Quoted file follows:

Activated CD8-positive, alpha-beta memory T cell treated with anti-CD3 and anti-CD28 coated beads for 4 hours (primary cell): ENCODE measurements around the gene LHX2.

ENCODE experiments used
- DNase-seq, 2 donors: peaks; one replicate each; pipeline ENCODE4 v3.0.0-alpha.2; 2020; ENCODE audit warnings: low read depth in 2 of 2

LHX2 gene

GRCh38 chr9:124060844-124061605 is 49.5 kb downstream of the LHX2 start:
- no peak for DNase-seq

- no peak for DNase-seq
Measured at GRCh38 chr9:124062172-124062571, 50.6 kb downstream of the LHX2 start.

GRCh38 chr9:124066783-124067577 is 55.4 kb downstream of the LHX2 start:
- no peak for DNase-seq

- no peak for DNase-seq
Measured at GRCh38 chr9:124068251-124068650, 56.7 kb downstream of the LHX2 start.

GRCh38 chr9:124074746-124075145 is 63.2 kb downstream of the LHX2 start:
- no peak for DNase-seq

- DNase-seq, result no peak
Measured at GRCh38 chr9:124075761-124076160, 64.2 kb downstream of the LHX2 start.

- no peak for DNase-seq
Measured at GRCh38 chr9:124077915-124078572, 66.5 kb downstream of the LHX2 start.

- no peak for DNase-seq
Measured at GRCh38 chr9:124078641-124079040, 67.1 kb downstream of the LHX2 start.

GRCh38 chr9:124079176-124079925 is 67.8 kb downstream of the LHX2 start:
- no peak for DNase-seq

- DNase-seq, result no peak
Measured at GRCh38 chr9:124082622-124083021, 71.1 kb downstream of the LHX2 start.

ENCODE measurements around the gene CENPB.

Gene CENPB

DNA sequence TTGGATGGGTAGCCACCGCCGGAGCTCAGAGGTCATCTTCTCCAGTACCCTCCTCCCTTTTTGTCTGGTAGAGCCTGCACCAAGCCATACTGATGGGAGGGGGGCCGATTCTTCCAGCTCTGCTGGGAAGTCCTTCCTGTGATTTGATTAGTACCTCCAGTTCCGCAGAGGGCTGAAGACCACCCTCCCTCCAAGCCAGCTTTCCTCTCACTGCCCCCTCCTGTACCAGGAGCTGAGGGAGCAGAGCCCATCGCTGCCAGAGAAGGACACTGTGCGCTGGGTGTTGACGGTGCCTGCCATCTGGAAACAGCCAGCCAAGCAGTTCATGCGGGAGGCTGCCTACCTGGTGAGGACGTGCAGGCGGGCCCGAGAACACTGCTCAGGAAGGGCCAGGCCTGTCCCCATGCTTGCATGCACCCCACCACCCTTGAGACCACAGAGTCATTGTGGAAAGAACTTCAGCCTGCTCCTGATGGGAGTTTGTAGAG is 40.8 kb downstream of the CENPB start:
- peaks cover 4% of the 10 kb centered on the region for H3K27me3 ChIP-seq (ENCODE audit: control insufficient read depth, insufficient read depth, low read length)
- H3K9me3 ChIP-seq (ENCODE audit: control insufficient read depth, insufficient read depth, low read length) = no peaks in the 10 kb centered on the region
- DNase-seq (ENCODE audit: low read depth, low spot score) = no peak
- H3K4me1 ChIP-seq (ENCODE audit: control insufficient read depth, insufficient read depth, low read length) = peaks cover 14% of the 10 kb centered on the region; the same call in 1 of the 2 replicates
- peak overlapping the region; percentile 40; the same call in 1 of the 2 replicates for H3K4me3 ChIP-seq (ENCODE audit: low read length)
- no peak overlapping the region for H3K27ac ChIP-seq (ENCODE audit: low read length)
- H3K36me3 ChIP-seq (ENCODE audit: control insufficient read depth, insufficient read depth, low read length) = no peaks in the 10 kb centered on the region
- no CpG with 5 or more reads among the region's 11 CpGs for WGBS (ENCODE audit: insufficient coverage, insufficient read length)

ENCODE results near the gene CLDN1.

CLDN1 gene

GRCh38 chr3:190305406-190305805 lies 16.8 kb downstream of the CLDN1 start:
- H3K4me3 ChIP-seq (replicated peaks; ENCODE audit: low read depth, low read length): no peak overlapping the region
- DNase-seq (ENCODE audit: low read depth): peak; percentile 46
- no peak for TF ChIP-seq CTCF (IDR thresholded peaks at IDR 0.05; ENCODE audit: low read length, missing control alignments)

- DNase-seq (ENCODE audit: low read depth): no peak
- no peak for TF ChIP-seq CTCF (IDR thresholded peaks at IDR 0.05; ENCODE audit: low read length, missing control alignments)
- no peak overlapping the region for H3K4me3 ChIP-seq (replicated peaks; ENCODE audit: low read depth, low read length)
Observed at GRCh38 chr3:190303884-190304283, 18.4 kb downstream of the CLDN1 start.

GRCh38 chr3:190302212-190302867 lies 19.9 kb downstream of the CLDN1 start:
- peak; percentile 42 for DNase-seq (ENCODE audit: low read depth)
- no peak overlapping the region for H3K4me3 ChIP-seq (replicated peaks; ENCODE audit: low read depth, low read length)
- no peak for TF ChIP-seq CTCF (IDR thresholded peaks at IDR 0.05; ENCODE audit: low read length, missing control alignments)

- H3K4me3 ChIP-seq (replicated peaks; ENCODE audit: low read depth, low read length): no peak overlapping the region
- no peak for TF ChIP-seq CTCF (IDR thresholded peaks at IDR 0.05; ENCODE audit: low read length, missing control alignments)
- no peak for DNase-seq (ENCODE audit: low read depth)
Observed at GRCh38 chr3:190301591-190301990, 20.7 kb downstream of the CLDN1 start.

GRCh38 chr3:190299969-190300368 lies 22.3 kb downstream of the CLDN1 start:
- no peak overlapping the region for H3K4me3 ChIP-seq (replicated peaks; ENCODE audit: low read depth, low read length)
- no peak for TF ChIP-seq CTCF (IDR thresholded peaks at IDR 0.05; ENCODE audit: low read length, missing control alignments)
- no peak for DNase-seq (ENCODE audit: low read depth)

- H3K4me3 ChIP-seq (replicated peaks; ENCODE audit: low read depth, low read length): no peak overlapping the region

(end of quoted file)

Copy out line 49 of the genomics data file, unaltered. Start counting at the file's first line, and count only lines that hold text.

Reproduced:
- no peak for TF ChIP-seq CTCF (IDR thresholded peaks at IDR 0.05; ENCODE audit: low read length, missing control alignments)